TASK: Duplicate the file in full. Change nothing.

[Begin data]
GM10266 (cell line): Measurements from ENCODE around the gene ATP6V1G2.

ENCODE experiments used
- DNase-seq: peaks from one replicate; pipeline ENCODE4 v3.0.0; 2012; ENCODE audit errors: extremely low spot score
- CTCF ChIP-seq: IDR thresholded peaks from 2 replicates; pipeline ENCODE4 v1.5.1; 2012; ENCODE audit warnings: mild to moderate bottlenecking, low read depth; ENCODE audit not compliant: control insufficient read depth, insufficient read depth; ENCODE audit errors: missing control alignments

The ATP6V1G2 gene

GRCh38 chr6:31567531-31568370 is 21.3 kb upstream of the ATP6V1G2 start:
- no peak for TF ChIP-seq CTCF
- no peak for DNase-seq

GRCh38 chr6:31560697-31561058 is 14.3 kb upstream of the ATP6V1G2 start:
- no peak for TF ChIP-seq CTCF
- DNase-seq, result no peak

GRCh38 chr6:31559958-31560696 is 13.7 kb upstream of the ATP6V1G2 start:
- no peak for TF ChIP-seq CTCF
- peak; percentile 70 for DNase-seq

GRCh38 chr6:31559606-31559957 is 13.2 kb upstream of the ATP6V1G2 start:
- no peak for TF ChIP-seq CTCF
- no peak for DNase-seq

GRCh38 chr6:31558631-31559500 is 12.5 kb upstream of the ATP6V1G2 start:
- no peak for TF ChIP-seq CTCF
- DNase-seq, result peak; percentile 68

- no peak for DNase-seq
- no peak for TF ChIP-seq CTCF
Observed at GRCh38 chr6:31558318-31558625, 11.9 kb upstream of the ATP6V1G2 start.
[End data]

GM10266 (cell line): Measurements from ENCODE around the gene ATP6V1G2.

ENCODE experiments used
- DNase-seq: peaks from one replicate; pipeline ENCODE4 v3.0.0; 2012; ENCODE audit errors: extremely low spot score
- CTCF ChIP-seq: IDR thresholded peaks from 2 replicates; pipeline ENCODE4 v1.5.1; 2012; ENCODE audit warnings: mild to moderate bottlenecking, low read depth; ENCODE audit not compliant: control insufficient read depth, insufficient read depth; ENCODE audit errors: missing control alignments

The ATP6V1G2 gene

GRCh38 chr6:31567531-31568370 is 21.3 kb upstream of the ATP6V1G2 start:
- no peak for TF ChIP-seq CTCF
- no peak for DNase-seq

GRCh38 chr6:31560697-31561058 is 14.3 kb upstream of the ATP6V1G2 start:
- no peak for TF ChIP-seq CTCF
- DNase-seq, result no peak

GRCh38 chr6:31559958-31560696 is 13.7 kb upstream of the ATP6V1G2 start:
- no peak for TF ChIP-seq CTCF
- peak; percentile 70 for DNase-seq

GRCh38 chr6:31559606-31559957 is 13.2 kb upstream of the ATP6V1G2 start:
- no peak for TF ChIP-seq CTCF
- no peak for DNase-seq

GRCh38 chr6:31558631-31559500 is 12.5 kb upstream of the ATP6V1G2 start:
- no peak for TF ChIP-seq CTCF
- DNase-seq, result peak; percentile 68

- no peak for DNase-seq
- no peak for TF ChIP-seq CTCF
Observed at GRCh38 chr6:31558318-31558625, 11.9 kb upstream of the ATP6V1G2 start.